Last week, I learned that a pivotal person from my past had died.  Yet, when I heard the news, I felt more emptiness than sadness.

Our history was decidedly mixed. He was in our lives the better part of a decade, responsible for moving us from Boston to Pennsylvania. Without that single act, I don’t meet my best friend, get the same education, marry my wife or have my children.  Couple that with the financial security he eventually provided, there is much to be grateful for.

It is said that we should not speak ill of the dead. So I will not. I will only say that I spent too much of this period on edge and in fear.

We have a difficult time reconciling our mixed feelings. Few people or things in our life are entirely good or evil. Yet our darkest events can have outsized impact on much that follows.  These personal black holes become a repository for our dark days and the people who contribute to them. 

We do not approach them often for fear of getting sucked in.  Therefore we have no means to bring our memories gently into the present.

Coincidentally, Stephen Hawking – the physicist who spent much of his life studying black holes – died on the very same day.  

The New York Times obituary quoted Dr. Hawking as saying, “They’re named black holes because they are related to human fears of being destroyed or gobbled up. I don’t have fears of being thrown into them. I understand them. I feel in a sense that I am their master.”

It is a reminder that understanding is an antidote to fear.  

It has been over thirty years since I last saw the man who no longer walks amongst us. On occasion, I have imagined what a conversation with him would be like.  Perhaps it would have been a gateway to understanding.

Unfortunately, that opportunity is now gone and I regret not getting some sense of closure. Perhaps it would have brought us both a little peace.

I hope, if given the chance, you will be more like Hawking than I was. Become the master of your black holes.  Your universe will be better for it

Where Did That Come From?

In just the last week I tripped over these three tidbits:

On Sunday, our family went to Armonk, NY for Frosty Day. This town was home to Steve Nelson, the lyricist who wrote Frosty the Snowman. There we stood in the Village Square where 65 years ago, Frosty invited the kids to “catch him if you can.’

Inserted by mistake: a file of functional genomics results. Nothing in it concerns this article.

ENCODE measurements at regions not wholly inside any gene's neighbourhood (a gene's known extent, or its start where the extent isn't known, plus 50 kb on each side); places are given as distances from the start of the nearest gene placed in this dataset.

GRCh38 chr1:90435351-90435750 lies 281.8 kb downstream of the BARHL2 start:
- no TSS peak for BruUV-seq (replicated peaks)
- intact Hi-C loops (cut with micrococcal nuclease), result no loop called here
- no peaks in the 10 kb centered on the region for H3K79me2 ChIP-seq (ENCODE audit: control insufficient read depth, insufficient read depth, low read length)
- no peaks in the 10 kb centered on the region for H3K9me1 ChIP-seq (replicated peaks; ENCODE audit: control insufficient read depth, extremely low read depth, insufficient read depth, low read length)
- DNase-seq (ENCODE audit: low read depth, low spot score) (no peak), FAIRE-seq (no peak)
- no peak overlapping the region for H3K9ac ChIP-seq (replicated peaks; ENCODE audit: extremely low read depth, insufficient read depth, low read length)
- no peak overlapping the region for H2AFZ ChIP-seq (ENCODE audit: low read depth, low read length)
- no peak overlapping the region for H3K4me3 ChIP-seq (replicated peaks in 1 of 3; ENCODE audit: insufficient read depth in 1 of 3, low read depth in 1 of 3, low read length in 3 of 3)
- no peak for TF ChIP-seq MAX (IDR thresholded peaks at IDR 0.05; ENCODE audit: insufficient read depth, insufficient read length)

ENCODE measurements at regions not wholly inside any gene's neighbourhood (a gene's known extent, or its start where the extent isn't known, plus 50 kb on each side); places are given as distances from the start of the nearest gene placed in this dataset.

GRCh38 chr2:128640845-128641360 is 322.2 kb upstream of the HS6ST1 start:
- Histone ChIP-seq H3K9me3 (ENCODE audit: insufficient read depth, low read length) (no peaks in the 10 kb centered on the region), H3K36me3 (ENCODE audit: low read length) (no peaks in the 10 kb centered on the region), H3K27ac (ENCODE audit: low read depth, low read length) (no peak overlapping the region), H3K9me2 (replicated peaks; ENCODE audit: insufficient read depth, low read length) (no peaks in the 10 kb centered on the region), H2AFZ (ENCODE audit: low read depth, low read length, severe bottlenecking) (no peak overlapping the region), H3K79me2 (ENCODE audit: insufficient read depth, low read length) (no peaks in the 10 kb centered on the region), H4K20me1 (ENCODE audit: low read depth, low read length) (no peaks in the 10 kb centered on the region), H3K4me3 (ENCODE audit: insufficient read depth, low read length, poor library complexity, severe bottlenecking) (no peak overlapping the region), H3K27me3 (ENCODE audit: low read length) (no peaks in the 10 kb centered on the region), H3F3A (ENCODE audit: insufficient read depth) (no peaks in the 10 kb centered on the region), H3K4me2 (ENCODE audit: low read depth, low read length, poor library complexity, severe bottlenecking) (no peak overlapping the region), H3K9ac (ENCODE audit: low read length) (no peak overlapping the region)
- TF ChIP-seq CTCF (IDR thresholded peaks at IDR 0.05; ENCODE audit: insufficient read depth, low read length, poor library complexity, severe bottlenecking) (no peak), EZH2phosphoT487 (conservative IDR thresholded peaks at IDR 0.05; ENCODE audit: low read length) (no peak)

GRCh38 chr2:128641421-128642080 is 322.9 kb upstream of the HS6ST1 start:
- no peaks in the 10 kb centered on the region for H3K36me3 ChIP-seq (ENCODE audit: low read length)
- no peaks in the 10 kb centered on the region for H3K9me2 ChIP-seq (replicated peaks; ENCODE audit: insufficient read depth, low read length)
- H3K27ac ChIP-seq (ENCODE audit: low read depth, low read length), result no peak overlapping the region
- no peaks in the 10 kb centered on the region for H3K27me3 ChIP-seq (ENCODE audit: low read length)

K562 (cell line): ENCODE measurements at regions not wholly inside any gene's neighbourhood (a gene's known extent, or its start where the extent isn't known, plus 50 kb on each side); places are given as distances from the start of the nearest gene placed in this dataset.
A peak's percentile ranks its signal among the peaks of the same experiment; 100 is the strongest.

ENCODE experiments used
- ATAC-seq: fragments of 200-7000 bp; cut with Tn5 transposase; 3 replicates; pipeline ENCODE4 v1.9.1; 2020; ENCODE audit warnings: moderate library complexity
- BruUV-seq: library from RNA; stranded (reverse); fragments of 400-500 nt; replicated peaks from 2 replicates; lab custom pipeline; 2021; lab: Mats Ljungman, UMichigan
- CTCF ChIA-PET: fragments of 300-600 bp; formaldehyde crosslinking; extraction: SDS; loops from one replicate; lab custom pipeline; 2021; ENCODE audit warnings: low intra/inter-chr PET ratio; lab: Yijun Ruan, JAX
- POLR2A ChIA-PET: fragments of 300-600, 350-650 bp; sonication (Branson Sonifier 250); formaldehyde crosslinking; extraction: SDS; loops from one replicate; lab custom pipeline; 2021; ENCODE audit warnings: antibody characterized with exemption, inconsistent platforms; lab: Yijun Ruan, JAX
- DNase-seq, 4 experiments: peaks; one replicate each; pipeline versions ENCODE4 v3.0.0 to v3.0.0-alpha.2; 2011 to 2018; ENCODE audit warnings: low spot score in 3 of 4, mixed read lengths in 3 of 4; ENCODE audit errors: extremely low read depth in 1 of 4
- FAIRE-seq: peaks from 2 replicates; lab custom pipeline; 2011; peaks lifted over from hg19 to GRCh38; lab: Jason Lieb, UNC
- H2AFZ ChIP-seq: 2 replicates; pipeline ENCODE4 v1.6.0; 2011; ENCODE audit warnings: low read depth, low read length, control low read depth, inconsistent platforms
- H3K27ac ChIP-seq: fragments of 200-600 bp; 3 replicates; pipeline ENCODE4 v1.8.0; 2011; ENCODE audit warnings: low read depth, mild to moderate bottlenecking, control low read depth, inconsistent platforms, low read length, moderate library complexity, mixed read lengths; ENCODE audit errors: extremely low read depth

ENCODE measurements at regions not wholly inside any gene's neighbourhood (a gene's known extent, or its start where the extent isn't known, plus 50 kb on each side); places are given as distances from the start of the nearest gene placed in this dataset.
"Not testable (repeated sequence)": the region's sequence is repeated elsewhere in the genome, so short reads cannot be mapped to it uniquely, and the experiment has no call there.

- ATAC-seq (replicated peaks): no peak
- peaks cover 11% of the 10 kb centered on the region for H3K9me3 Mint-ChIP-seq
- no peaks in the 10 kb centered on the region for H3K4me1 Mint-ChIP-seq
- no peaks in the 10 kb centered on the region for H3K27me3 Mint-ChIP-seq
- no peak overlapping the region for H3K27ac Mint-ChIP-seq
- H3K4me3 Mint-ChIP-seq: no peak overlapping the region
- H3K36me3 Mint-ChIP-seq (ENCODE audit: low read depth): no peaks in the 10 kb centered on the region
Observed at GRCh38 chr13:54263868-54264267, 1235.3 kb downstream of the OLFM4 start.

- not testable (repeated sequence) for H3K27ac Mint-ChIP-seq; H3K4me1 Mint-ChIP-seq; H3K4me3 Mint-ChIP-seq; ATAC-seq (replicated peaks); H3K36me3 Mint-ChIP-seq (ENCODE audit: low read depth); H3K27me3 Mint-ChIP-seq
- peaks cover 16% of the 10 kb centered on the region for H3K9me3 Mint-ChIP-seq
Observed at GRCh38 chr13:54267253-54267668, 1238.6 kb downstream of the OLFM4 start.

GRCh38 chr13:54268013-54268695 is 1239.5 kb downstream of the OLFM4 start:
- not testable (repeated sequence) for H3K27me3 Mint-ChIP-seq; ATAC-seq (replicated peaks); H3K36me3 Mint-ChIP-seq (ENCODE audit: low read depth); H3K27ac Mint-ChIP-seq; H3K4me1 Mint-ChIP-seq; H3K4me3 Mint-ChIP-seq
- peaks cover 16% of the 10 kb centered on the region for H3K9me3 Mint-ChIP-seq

On Tuesday, I was distracted from work by one of those “20 Things You Didn’t Know About…” click bait articles. The subject in this case was Lucille Ball. When Lucy gave birth on the show, it was a major cultural event.  Lesser known is that she insisted that she take time off to be with her newborn. As a pioneer of maternity leave, Lucy inadvertently ushered in a new innovation – the rerun – to fill her time slot while she was out.

On Thursday, in a biography of Henry David Thoreau, I read of his visit with then unknown poet, Walt Whitman. Thoreau noticed that Whitman had taken a sentence from a private letter from his friend, Ralph Waldo Emerson, without permission and had it printed on his latest edition of his new book, Leaves of Grass.  Emerson’s sentence “”I greet you at the beginning of a great career” became the first ever cover blurb.

These seemingly innocuous anecdotes share a common theme.  They are origin stories of things whose histories I have never previously given a moment’s thought.

Each discovery led to a spark of satisfaction, a tiny little smile, and a moment of “ah” followed.

It was a reminder that everything comes from something and by extension everyone comes from somewhere.

Re-runs, maternity leave, holiday songs, cover blurbs and endorsements all started somewhere and for some reason.

As did the food you eat, the technology you use, the transportation you take, and on and on.

Every person and everything in your life that helped you get to where you are – has its own story.

When we are introduced to the origins of things, it affords us the opportunity to both understand and appreciate them just a little more.